One of the central figures in the conflict in the Congo was a Rwandan Colonel, James Kabare (also spelled Kabarebe). Kabare, a Tutsi, was born in Rutshuru in eastern Congo in 1959. A long time confidant and aide to Rwandan President Paul Kagame, he came to play a key role in Rwandan foreign affairs. During Kabila’s march across Congo in 1996-7, Kabare served as the rebel leader’s Chief of Operations. Kabila later appointed Kabare to be interim Chief of Staff of the FAC. Kabare, wiry and intense, was hard liner with a ‘never again’ determination to defend Kagame’s regime. An ardent soldier, he claimed to have participated in hundreds of combat operations.[3]

Laurent Kabila was not the puppet the Rwandans expected. He came to resent their control and feared Kigali planned his overthrow. Abruptly, on July 13, 1998, Kabila replaced Kabare as his military Chief of Staff. Two weeks later, he ordered all Rwandan troops to depart the Congo.[4] He then rounded up all ‘counter-revolutionaries’, including Congolese Tutsis (called, Banyamulenge), which he suspect of being pro-Rwandan.

Congo’s king-makers were not so easily dismissed. They decided to replace Kabila. On August 2, 1998, Congolese military units mutinied in Goma, near Congo’s eastern frontier with Rwanda. Soldiers belonging to a new Rwanda-backed rebel group took over a local radio station and announced a revolt to oust Kabila. On cue, Rwandan Patriotic Army (RPA) forces steamed across the border into Goma and Bukavu. As these events unfolded, in Kinshasa several hundred Rwandan soldiers who had evaded Kabila’s repatriation order, and supported by Banyamulenge fighters, attacked FAC army bases. FAC units suppressed these attacks, but were quickly overwhelmed in the east. Within days, the RPA controlled Congo’s eastern border from Bukavu to Uvira and was moving deep into the Kivu provinces. In northeastern Congo, Ugandan Army (UPDF) forces invaded Ituri District and began their drive for Kisangani – Congo’s commercial hub on the upper Congo River.[5]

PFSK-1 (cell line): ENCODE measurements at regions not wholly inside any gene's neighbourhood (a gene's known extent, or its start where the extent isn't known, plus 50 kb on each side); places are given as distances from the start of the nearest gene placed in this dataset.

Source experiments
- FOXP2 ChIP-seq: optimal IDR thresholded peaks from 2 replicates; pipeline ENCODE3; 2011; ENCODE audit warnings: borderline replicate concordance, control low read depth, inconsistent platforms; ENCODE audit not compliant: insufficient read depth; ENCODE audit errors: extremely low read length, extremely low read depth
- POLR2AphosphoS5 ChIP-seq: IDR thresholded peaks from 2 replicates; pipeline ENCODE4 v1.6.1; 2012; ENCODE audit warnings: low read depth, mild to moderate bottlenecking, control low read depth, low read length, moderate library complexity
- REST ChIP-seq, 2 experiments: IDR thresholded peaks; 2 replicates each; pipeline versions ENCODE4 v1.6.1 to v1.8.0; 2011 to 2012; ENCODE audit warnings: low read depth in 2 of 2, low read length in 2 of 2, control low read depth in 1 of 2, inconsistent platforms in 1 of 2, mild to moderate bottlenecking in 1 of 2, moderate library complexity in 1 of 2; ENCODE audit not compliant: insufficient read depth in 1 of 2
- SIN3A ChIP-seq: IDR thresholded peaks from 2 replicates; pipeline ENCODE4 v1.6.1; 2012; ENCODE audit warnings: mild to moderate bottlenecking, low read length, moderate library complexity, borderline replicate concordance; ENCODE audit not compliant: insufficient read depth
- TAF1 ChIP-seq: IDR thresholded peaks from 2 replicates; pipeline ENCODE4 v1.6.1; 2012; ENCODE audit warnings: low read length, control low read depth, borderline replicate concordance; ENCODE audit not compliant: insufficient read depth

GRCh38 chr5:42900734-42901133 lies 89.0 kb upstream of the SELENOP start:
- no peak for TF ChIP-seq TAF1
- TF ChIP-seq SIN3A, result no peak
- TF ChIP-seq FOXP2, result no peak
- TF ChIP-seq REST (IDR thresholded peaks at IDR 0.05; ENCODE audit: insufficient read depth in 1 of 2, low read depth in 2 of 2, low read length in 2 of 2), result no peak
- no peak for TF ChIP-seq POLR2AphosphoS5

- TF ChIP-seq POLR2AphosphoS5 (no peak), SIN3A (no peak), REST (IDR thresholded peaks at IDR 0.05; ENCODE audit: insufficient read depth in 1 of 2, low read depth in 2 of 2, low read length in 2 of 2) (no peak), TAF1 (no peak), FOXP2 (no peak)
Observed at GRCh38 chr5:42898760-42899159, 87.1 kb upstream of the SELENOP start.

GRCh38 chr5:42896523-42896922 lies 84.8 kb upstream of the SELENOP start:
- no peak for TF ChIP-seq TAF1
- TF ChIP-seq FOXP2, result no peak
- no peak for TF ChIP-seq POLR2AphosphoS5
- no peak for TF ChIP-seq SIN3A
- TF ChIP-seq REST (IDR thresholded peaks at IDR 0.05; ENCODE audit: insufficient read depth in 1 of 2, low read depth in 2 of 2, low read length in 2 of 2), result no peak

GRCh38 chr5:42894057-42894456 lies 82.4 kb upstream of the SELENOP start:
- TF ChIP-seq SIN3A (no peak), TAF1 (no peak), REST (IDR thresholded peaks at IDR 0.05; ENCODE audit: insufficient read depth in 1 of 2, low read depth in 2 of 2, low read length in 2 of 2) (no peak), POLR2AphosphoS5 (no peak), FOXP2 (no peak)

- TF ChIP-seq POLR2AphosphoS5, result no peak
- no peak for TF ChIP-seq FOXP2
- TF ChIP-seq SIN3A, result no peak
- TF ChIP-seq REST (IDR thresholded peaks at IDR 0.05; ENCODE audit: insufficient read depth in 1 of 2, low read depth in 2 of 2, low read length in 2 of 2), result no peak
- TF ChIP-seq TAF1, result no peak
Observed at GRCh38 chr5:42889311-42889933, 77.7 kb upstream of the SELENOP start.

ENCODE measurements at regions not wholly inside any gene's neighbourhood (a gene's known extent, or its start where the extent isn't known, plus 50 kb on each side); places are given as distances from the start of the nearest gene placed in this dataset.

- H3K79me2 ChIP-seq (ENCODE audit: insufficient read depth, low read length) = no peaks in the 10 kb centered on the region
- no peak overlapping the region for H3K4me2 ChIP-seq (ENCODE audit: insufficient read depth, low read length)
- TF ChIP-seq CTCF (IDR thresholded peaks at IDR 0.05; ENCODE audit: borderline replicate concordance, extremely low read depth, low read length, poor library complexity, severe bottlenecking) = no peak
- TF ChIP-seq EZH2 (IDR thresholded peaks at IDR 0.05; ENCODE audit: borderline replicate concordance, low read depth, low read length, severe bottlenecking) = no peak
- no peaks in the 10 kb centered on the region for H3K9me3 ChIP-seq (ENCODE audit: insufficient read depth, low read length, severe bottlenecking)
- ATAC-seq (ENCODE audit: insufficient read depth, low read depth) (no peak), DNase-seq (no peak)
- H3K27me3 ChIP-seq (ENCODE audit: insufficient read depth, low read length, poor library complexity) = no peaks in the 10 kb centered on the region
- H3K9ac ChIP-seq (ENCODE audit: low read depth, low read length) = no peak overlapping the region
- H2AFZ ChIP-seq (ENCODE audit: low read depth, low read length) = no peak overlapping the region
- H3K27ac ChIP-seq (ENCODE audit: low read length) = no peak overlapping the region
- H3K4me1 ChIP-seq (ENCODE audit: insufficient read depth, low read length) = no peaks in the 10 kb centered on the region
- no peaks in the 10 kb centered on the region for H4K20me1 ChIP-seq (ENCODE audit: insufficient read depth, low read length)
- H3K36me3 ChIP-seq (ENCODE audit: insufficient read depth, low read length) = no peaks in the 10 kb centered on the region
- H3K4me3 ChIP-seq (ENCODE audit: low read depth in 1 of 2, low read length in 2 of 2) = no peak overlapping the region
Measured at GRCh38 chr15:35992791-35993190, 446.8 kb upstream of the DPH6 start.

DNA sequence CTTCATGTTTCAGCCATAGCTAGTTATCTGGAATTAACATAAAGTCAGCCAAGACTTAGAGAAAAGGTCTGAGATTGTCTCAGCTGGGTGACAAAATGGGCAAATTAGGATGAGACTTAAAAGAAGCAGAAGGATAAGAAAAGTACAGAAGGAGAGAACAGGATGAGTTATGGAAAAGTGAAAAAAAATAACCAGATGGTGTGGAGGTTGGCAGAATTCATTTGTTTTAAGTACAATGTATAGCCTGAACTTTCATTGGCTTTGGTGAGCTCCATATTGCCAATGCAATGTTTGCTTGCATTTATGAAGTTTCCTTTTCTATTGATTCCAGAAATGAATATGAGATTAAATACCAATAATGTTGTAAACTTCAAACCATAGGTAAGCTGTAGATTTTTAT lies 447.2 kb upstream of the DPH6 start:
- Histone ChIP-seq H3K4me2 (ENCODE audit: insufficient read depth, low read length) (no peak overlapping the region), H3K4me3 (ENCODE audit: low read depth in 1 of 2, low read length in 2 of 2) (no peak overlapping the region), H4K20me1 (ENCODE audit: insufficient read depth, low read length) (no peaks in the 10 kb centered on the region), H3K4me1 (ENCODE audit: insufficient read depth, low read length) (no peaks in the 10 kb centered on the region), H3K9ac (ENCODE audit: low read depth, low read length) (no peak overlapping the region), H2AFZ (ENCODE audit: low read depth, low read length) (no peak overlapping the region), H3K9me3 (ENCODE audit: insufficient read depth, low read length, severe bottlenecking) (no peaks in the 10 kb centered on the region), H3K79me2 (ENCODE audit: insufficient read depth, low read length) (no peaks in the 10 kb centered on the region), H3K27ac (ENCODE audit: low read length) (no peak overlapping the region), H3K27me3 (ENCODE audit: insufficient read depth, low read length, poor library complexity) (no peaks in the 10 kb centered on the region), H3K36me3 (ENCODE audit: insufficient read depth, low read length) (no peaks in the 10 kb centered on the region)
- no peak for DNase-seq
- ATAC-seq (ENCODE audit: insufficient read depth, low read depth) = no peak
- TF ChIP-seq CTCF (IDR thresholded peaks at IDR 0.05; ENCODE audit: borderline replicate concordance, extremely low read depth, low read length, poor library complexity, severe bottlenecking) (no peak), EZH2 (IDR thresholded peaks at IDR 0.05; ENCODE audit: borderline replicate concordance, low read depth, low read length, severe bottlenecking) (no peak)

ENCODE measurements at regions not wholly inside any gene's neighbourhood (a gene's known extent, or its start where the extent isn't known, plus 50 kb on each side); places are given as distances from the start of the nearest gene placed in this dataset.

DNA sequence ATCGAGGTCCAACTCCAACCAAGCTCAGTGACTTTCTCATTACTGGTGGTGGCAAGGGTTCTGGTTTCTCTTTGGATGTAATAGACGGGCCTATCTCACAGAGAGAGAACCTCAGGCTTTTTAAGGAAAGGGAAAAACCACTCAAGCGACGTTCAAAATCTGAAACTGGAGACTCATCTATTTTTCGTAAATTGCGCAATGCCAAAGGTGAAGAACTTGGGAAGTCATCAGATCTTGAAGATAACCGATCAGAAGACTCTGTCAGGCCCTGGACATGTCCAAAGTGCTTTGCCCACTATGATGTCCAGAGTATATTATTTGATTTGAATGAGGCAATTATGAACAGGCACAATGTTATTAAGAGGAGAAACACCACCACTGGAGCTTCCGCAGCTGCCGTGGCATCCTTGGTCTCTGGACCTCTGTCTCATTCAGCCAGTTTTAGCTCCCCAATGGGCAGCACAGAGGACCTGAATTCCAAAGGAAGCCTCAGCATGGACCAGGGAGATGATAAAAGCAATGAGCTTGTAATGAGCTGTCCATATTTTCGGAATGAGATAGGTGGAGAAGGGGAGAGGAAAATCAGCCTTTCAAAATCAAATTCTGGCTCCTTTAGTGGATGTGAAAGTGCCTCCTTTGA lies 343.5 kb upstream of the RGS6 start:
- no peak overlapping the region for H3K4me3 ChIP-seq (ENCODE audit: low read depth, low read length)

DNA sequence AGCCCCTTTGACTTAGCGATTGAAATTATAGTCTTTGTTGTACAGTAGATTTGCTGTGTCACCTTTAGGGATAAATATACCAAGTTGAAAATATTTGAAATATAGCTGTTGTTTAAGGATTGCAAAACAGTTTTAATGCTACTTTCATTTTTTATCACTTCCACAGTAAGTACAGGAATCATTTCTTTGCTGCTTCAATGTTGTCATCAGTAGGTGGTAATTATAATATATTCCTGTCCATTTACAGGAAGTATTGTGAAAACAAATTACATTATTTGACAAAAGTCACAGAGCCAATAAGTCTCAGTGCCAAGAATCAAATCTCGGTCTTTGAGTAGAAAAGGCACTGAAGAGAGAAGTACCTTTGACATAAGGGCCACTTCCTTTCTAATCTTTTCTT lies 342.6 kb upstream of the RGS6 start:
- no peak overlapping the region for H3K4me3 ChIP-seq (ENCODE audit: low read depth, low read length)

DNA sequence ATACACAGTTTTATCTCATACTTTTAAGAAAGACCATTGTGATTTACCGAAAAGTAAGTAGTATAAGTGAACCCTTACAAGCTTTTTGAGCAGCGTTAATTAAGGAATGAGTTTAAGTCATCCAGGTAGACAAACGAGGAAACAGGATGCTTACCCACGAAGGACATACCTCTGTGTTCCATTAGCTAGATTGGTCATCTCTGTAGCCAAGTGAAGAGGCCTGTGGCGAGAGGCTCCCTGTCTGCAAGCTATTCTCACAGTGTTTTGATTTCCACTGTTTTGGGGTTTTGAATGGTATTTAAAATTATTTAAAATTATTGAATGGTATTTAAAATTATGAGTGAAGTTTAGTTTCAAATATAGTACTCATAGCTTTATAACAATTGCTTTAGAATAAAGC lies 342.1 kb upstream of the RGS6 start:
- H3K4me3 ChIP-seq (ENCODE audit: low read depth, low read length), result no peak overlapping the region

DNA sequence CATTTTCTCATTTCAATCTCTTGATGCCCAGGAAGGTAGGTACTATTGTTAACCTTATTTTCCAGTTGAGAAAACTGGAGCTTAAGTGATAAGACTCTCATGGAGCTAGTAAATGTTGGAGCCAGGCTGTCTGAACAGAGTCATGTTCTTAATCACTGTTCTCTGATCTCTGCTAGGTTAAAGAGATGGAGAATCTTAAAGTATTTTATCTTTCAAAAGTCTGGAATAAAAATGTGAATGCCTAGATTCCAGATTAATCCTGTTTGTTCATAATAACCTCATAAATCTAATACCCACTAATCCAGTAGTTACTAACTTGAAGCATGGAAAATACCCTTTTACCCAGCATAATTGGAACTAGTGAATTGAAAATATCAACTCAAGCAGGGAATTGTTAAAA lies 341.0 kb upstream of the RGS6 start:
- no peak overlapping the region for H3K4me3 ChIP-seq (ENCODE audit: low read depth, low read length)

Laurent Kabila did not panic. The sheer size of his country, the nature of the terrain, and the lack of trafficable roads would doubtless slow the enemy. The year before, it had taken his forces months to march across Congo, and in the face of little resistance. Surely, he would have the time to assemble forces and international support to stem the tide.

The Rwandans and their Ugandan allies would deny him that luxury. They realized that they needed a quick blow to hasten the end of this war. They had little regard for Congolese forces, but feared a long campaign and the grueling march across the tangled terrain of dense forests, marshes, and innumerable rivers of the Congo River basin. Plus, a quick strike would minimize international condemnation and the risk of drawing neighboring countries into the fight.